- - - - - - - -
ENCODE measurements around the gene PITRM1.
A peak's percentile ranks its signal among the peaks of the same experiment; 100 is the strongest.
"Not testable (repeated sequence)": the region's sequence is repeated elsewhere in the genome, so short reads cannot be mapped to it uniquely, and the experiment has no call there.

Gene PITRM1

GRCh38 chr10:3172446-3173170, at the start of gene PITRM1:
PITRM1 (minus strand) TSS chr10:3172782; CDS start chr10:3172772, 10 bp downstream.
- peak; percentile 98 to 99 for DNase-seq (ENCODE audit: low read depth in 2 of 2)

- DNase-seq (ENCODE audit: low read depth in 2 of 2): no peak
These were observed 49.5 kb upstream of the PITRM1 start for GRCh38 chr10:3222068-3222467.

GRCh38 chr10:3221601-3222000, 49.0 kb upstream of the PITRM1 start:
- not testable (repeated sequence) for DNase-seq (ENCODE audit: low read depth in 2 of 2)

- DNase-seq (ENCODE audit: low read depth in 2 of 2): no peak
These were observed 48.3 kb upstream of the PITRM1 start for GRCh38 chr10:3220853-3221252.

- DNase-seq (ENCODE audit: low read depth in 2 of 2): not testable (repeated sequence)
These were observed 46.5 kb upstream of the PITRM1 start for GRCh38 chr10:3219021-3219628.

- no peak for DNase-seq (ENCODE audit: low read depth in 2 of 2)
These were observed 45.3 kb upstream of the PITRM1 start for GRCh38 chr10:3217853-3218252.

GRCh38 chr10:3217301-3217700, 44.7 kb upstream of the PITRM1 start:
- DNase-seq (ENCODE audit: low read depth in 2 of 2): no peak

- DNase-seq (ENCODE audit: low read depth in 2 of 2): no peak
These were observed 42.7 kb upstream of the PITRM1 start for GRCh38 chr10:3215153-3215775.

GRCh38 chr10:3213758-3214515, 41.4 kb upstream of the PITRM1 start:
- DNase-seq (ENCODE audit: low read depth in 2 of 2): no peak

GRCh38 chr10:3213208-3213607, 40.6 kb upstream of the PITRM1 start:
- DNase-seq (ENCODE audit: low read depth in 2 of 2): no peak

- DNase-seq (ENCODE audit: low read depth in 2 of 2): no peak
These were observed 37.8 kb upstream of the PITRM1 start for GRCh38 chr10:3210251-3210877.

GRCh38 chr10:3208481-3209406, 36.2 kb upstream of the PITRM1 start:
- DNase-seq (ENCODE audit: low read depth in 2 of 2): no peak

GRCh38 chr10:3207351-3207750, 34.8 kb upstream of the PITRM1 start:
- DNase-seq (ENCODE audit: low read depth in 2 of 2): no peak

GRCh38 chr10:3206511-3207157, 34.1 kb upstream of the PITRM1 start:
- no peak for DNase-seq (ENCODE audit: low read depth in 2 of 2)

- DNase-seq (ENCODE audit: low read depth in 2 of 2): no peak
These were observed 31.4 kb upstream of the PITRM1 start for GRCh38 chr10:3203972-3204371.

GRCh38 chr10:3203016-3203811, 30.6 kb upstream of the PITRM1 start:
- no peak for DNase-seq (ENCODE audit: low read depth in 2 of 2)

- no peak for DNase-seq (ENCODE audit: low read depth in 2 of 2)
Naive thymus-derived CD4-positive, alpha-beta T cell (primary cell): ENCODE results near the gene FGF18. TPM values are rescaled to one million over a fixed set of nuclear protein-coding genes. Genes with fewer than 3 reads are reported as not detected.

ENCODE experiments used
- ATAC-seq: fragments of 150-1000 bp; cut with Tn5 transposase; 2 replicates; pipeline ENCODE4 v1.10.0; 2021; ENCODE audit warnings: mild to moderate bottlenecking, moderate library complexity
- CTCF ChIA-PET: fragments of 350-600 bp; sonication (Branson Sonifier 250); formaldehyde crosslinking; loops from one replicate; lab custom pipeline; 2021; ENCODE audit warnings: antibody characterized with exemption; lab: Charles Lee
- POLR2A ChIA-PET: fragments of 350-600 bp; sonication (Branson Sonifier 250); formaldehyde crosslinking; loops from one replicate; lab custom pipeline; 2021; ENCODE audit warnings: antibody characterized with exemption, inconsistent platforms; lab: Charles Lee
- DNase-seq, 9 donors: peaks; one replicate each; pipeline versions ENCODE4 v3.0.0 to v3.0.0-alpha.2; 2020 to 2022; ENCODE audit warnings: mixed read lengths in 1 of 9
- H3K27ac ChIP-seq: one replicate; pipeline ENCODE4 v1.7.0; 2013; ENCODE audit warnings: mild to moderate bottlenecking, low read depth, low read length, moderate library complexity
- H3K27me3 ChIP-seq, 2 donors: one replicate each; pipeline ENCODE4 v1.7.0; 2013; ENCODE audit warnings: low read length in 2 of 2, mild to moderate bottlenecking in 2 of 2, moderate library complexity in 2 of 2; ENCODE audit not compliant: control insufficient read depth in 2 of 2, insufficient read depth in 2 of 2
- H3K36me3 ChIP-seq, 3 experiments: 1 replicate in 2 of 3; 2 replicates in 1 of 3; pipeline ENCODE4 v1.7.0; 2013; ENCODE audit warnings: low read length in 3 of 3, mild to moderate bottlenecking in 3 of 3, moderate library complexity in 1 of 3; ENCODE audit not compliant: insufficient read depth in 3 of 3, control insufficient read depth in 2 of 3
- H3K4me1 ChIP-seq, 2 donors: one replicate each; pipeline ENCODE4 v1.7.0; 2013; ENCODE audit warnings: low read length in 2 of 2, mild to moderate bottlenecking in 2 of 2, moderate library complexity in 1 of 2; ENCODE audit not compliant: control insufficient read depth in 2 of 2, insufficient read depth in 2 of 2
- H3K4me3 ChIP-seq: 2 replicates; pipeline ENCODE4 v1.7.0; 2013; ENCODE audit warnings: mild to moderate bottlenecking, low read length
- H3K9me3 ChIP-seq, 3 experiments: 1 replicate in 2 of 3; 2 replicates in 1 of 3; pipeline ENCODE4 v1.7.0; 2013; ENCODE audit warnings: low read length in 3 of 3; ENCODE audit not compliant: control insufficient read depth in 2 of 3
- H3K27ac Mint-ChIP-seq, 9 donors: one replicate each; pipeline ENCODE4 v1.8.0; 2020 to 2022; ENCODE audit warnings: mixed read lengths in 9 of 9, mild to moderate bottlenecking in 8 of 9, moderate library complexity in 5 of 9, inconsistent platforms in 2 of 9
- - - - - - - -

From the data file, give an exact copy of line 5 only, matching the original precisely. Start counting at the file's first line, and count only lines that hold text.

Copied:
GRCh38 chr10:3172446-3173170, at the start of gene PITRM1: